This last Saturday evening, June 20th, I attended a rally on the South Carolina Statehouse grounds demanding that the Confederate flag be removed from the SC statehouse grounds. It used to fly prominently on the dome of the Statehouse before a compromise in the year 2000 removed it from the Statehouse and placed it in its present spot, displayed by a larger Confederate memorial monument in front of the Statehouse. This has always been and continues to be a very polarizing issue for SC. This current push is in reaction to the gunman who killed 9 members of Emmanuel AME Church in Charleston, SC. Images of the gunman waving the Confederate flag have appeared in the media and prompted renewed calls for the flag to removed.
When I got home that evening, I signed an online petition in support of removing the flag, and subsequently posted the link to the petition on my Facebook page. Soon after, I received a comment asking a legitimate question:
“Why take it down? When has a flag ever harmed anyone?”
This question kicked off a long, passionate debate, one that reflected all sides of the issue and one that thankfully remained civil. I am not going post the content of the debate here, but I do want to share a paraphrased summary of my personal comments and opinions in regards to this issue.
So, let’s again revisit the question:
“Why take it down? When has a flag ever harmed anyone?”
I don't believe a flag itself has ever hurt anyone. But a flag by its very nature is symbolic, representing the values of those that fly its colors. This particular flag flew over an especially troubling era in our nation's history and more recently has been repurposed in other troubling ways by certain segments of our population. The flag and what it represented has a rightful place in our country's history, but it should not be celebrated on the SC statehouse grounds or any other government building. It should be in museums, the very institutions created to celebrate and record our heritage and history.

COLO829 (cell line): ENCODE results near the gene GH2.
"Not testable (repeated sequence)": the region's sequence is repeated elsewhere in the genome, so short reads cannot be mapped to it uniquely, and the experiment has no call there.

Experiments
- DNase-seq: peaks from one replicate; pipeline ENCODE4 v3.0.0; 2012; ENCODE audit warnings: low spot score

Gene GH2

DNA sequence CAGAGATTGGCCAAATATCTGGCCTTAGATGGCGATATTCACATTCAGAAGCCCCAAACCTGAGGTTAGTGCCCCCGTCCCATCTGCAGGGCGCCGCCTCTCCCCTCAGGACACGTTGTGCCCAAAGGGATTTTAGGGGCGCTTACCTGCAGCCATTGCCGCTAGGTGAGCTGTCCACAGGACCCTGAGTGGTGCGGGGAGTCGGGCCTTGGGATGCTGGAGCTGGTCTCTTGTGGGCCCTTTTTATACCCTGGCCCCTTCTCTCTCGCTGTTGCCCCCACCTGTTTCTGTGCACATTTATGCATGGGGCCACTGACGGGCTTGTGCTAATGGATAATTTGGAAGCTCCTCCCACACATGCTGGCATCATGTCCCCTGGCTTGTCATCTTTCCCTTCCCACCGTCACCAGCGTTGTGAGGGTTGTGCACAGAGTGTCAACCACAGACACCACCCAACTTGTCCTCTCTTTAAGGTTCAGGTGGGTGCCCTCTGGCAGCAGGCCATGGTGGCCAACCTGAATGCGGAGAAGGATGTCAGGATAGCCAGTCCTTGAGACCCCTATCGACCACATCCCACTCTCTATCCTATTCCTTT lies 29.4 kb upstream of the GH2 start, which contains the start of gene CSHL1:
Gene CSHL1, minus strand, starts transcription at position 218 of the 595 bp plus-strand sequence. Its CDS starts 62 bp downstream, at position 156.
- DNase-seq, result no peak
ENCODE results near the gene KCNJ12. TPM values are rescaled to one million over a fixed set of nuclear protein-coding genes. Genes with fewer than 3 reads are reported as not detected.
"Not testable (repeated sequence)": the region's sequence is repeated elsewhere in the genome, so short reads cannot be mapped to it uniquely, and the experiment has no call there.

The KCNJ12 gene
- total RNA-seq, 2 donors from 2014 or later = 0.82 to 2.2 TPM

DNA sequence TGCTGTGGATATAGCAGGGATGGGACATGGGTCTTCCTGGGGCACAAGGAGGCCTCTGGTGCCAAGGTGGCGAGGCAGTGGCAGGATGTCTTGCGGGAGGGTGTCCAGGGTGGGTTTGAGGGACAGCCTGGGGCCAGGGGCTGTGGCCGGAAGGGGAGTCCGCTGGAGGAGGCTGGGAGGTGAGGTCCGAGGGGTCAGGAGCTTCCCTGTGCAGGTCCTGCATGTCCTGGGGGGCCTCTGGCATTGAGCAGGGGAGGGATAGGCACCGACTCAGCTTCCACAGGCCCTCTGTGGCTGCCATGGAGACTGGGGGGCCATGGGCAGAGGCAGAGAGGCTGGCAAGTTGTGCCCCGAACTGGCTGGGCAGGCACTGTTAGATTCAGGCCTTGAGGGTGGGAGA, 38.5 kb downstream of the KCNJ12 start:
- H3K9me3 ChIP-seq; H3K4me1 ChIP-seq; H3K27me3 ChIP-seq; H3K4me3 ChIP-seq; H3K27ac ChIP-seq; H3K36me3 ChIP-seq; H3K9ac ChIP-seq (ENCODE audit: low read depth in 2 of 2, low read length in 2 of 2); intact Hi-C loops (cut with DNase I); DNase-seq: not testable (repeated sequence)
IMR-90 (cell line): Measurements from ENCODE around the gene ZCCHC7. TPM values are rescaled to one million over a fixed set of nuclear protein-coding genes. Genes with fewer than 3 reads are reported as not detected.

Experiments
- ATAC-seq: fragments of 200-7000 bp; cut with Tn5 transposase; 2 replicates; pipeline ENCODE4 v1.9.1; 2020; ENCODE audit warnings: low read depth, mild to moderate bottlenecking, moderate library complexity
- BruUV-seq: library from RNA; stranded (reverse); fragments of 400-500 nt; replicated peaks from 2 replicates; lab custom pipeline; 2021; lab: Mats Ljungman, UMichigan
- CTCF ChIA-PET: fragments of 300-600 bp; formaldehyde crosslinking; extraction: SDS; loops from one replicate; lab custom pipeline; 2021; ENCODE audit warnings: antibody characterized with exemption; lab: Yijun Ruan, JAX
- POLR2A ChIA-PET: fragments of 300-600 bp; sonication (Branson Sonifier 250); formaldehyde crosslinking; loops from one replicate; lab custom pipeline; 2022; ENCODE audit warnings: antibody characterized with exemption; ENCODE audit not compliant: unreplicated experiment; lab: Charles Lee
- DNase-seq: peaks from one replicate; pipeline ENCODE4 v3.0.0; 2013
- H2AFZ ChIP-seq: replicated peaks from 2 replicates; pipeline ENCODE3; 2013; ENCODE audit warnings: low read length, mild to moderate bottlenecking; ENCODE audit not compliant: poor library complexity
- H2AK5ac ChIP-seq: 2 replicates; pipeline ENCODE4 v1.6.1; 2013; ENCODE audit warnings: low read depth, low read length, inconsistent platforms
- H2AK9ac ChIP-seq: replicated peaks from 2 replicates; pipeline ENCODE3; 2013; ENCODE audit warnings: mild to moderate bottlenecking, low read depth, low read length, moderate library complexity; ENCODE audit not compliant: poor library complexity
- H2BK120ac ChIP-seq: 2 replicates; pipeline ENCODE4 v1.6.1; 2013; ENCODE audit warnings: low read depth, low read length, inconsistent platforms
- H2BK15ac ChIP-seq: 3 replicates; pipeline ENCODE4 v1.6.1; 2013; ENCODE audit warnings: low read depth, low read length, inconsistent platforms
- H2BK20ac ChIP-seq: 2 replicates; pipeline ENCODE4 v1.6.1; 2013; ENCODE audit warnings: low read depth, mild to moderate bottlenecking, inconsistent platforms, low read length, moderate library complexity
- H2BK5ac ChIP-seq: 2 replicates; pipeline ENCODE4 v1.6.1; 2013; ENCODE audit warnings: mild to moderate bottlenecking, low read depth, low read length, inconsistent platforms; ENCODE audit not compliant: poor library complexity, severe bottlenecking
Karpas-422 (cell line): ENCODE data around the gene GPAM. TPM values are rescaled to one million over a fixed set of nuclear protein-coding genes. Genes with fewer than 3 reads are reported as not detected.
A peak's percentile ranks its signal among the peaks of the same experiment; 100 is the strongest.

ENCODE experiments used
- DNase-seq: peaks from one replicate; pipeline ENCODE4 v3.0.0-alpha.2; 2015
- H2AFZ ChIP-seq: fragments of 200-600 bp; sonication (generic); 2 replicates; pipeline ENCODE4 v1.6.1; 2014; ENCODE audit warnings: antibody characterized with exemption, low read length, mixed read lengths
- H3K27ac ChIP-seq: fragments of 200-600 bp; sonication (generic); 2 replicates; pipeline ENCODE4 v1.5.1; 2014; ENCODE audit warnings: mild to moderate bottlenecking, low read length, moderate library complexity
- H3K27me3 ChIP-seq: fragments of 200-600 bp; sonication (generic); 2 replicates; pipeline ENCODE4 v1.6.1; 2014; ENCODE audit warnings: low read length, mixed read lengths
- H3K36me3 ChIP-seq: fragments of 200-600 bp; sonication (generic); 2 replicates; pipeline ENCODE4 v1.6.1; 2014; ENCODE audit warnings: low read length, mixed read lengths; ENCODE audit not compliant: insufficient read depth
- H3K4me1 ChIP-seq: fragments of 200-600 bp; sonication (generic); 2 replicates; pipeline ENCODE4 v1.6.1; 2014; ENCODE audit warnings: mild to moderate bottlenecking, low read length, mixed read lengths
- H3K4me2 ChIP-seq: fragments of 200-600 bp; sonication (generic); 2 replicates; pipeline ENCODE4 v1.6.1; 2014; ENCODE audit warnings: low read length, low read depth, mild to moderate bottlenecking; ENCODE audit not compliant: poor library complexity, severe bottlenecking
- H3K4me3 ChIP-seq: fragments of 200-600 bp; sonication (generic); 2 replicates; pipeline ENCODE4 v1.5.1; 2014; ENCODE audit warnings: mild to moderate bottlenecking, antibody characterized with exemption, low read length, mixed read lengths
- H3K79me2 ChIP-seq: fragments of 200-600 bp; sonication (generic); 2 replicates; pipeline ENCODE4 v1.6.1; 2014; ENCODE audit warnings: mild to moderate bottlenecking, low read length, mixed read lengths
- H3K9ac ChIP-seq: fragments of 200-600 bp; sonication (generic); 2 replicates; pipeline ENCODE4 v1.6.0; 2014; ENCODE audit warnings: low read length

It should be noted that the US flag has ALSO flown over a plethora of very troubling events in our history. That said, the Confederacy lost. The USA is still our country, a work in progress, and not a lost cause. Unsavory history and all, the US is our country so we honor our flag as we make our way forward as a nation. The Confederacy is an also-ran, one for the history books. Its flags and other symbols should be a part of our past, not our present or our future.
It should not fly on government buildings.
This flag upsets lots of people for very legitimate reasons. Honestly, the sight of the flag doesn't personally upset me; I've seen it my whole life and barely even register it when I see it. However, I choose to listen to the voices of my friends, neighbors, and colleagues who feel that it legitimizes systemic discrimination. When a sizable chunk of our population feels not just uncomfortable but scared when they see it, we should respect that and take it down. People are still free to fly it on their personal property or their businesses. I just feel it has no place still representing our state. I certainly don't need it to represent any values I may hold.
You cannot separate the Confederacy and state's rights from the fact that the Secessionist states who flew this particular flag were fighting to protect the existing of a slave regime. I'm born and bred in Mississippi and live in South Carolina right now. I've lived almost my whole life in the South, and I love the South. I get that the Civil War was more nuanced than "pro-slave, anti-slave." But you just can't separate slavery from the cause. The South tried to protect its way of life which was fundamentally based on the most severely unjust system possible. And thank God the South lost.